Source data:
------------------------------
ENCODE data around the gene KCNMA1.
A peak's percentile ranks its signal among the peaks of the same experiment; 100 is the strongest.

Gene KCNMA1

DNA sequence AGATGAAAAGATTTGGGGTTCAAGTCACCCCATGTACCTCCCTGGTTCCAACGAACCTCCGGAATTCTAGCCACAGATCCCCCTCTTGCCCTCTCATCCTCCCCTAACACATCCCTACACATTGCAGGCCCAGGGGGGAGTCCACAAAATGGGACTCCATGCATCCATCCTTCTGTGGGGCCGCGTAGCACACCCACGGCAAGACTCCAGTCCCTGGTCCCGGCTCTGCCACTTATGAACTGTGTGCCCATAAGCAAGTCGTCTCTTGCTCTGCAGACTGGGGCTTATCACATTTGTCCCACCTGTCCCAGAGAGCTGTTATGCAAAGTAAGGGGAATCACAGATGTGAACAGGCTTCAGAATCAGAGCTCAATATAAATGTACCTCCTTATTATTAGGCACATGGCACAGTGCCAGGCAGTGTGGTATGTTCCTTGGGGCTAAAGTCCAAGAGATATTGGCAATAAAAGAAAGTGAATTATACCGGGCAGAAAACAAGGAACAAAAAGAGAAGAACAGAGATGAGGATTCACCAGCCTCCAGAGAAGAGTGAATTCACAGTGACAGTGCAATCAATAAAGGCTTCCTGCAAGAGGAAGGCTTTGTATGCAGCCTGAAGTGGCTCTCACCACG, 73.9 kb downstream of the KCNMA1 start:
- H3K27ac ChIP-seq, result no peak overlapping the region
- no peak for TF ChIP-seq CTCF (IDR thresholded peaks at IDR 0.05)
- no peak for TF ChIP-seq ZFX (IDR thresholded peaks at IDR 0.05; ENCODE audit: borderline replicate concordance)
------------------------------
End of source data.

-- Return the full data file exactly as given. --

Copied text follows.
ENCODE data around the gene KCNMA1.
A peak's percentile ranks its signal among the peaks of the same experiment; 100 is the strongest.

Gene KCNMA1

DNA sequence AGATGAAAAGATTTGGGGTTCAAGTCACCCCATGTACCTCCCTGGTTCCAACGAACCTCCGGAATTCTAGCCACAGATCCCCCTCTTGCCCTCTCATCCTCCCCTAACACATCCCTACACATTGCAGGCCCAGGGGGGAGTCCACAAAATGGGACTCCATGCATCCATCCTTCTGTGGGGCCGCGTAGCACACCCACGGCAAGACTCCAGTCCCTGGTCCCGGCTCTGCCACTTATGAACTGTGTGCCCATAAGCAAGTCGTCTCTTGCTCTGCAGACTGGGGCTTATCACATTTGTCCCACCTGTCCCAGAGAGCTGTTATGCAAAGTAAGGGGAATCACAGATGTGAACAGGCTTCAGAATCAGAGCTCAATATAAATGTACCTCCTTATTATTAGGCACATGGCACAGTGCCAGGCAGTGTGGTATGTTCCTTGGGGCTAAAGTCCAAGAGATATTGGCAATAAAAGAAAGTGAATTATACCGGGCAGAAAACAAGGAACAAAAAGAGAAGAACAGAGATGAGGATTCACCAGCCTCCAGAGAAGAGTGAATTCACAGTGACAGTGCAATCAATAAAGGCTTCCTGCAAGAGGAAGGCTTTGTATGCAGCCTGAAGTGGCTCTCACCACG, 73.9 kb downstream of the KCNMA1 start:
- H3K27ac ChIP-seq, result no peak overlapping the region
- no peak for TF ChIP-seq CTCF (IDR thresholded peaks at IDR 0.05)
- no peak for TF ChIP-seq ZFX (IDR thresholded peaks at IDR 0.05; ENCODE audit: borderline replicate concordance)